$100 billion in IDA funding a great opportunity to reduce poverty

16 December 2016

For immediate release

At a time when Australian aid levels are at a record low, the Government has maintained its commitment to the World Bank with a three year $75 billion commitment to the International Development Association (IDA).

In Yogyakarta yesterday donors committed a record $100 billion at the World Bank’s 18th replenishment of IDA, the World Bank agency which provides interest-free loans and grants to support economic development and poverty reduction in low-income countries.

According to advocacy group RESULTS Australia it is essential that the World Bank and its member countries make the most of the increase in funding for the International Development Association (IDA) to $US 75 billion (or $A 100 billion) in 2017 to 2020 by targeting this huge amount to programs that have the greatest impact on poverty.

“We welcome the fact that Australia has maintained its support to IDA in real terms and that increased funding will be available to the lowest-income countries, but supporting poorer countries is not a guarantee that the poorest people will benefit,” said RESULTS Australia CEO Maree Nutt.

The World Bank has identified a number of encouraging outcomes expected from the IDA pledge, including: providing health and nutrition services for up to 400 million people; access to improved water for up to 45 million people; safe childbirth for up to 11 million women; training for 9-10 million teachers and immunisation of 130-180 million children.

However, the specific use of IDA funds for vital investments in basic education, clean water and sanitation and control of infectious diseases rely on negotiations between the World Bank and its member countries.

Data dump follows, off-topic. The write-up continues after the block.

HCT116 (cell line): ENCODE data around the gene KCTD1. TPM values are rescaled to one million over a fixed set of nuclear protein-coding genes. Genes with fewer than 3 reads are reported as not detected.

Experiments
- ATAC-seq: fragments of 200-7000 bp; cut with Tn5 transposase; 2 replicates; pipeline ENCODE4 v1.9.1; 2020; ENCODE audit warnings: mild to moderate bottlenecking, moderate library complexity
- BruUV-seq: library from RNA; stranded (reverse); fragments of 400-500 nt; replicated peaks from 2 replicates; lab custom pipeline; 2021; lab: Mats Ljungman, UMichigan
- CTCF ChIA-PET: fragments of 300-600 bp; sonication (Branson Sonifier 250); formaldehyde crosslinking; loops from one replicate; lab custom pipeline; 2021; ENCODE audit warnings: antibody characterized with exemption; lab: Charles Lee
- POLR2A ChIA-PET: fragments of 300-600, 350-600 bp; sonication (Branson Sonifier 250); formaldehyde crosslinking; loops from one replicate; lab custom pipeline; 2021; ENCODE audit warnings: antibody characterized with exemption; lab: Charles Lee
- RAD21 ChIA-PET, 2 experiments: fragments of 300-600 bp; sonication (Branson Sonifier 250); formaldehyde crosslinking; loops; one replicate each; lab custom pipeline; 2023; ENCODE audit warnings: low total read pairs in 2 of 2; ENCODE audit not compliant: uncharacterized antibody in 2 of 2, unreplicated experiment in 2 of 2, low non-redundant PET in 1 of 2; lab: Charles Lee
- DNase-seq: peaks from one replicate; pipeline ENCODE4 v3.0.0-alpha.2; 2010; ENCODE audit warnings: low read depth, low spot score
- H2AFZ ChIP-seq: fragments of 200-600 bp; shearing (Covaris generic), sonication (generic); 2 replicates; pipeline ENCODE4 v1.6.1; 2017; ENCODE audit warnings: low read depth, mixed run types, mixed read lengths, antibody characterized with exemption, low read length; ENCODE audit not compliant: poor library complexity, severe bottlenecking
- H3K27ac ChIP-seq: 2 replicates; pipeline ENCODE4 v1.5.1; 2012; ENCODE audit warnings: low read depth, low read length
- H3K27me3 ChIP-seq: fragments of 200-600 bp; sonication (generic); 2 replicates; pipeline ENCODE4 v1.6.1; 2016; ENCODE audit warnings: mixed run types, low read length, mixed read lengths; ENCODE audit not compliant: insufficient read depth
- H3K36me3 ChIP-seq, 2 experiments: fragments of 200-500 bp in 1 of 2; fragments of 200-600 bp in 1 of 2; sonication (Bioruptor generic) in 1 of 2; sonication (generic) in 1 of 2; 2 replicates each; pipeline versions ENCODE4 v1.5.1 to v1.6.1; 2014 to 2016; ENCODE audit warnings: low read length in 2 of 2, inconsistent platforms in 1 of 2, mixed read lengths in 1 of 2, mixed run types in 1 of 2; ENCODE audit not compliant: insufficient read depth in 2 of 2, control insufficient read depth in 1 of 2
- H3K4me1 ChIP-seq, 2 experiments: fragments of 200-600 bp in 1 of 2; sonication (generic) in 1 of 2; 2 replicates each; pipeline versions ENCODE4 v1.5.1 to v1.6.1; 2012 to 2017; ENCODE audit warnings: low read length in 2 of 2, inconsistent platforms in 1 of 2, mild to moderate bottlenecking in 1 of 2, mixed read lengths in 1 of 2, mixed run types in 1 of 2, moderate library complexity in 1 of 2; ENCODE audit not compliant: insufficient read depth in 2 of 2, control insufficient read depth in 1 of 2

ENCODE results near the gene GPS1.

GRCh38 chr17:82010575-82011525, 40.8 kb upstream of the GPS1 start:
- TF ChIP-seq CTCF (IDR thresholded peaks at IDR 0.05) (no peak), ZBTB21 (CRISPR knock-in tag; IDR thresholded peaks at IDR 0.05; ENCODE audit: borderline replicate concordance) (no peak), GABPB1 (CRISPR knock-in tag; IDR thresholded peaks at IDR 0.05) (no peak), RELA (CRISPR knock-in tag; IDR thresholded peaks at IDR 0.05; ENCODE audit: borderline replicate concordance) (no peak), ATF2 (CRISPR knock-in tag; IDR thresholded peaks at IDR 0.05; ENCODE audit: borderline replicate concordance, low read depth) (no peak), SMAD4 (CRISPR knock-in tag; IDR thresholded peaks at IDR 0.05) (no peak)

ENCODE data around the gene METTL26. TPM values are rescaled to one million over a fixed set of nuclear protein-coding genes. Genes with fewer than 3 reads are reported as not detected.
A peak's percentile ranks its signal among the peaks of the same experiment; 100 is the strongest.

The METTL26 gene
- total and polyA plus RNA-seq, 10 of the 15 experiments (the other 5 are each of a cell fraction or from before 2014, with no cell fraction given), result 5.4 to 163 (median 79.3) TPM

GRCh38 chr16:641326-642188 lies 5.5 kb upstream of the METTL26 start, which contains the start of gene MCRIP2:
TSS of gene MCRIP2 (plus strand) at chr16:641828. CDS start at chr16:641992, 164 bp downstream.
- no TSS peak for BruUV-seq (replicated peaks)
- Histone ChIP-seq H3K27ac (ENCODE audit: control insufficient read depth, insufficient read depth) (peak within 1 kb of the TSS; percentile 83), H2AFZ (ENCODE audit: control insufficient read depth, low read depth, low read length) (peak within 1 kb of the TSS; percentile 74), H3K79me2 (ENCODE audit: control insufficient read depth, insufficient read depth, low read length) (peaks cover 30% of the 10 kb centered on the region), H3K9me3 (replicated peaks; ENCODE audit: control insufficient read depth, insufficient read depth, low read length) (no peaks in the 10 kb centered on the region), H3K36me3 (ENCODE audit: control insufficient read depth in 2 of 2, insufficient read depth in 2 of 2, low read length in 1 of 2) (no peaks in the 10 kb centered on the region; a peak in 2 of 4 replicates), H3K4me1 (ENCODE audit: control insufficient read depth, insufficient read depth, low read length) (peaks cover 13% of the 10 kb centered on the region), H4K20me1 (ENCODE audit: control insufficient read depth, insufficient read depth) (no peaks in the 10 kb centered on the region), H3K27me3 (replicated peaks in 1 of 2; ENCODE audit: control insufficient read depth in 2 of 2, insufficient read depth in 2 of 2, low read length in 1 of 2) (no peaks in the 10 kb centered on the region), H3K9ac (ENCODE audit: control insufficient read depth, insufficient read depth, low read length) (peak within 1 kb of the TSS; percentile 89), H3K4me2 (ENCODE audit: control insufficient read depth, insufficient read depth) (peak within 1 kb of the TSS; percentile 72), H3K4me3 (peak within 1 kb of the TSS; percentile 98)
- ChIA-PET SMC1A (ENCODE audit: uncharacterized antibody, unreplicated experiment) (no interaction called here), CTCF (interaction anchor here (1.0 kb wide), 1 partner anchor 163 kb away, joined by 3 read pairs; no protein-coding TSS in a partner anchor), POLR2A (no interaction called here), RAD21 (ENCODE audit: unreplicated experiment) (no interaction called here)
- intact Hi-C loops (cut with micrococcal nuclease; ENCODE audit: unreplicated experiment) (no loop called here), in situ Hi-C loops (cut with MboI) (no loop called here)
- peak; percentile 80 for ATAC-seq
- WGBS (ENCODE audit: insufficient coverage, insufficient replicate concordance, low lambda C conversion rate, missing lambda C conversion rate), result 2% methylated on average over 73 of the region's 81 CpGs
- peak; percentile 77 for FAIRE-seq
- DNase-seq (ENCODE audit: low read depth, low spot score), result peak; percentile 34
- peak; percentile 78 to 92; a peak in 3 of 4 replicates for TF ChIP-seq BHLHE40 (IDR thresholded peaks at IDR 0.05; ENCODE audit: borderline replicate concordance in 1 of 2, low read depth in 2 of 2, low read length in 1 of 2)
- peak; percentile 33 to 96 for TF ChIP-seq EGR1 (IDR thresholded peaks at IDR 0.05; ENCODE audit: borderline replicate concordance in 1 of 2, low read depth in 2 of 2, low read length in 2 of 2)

“These negotiations need to focus on these objectives to achieve the potential of the huge IDA replenishment” adds Ms Nutt.

The replenishment also includes some changes to the minimum support that IDA provides to smaller countries and allows for a longer period for countries with growing economies, such as Vietnam, to make the transition from IDA funding to support on less favourable terms.

“We welcome the increase in minimum funding for smaller countries, which will benefit the Pacific countries, and increased time and funding for countries making a transition from IDA support.  This more flexible approach to transition is needed from many international donors,” Ms Nutt said.

“The Australian Government should also plan to match its increased support to IDA with increases in funding for other aid initiatives to ensure we are contributing to achieving the Sustainable Development Goals which Australia and many other countries agreed last year,” Ms Nutt added.



Media Contact;

Monique McDonell I monique.mcdonell@results.org.au  I 1300 713 037  I  0414555653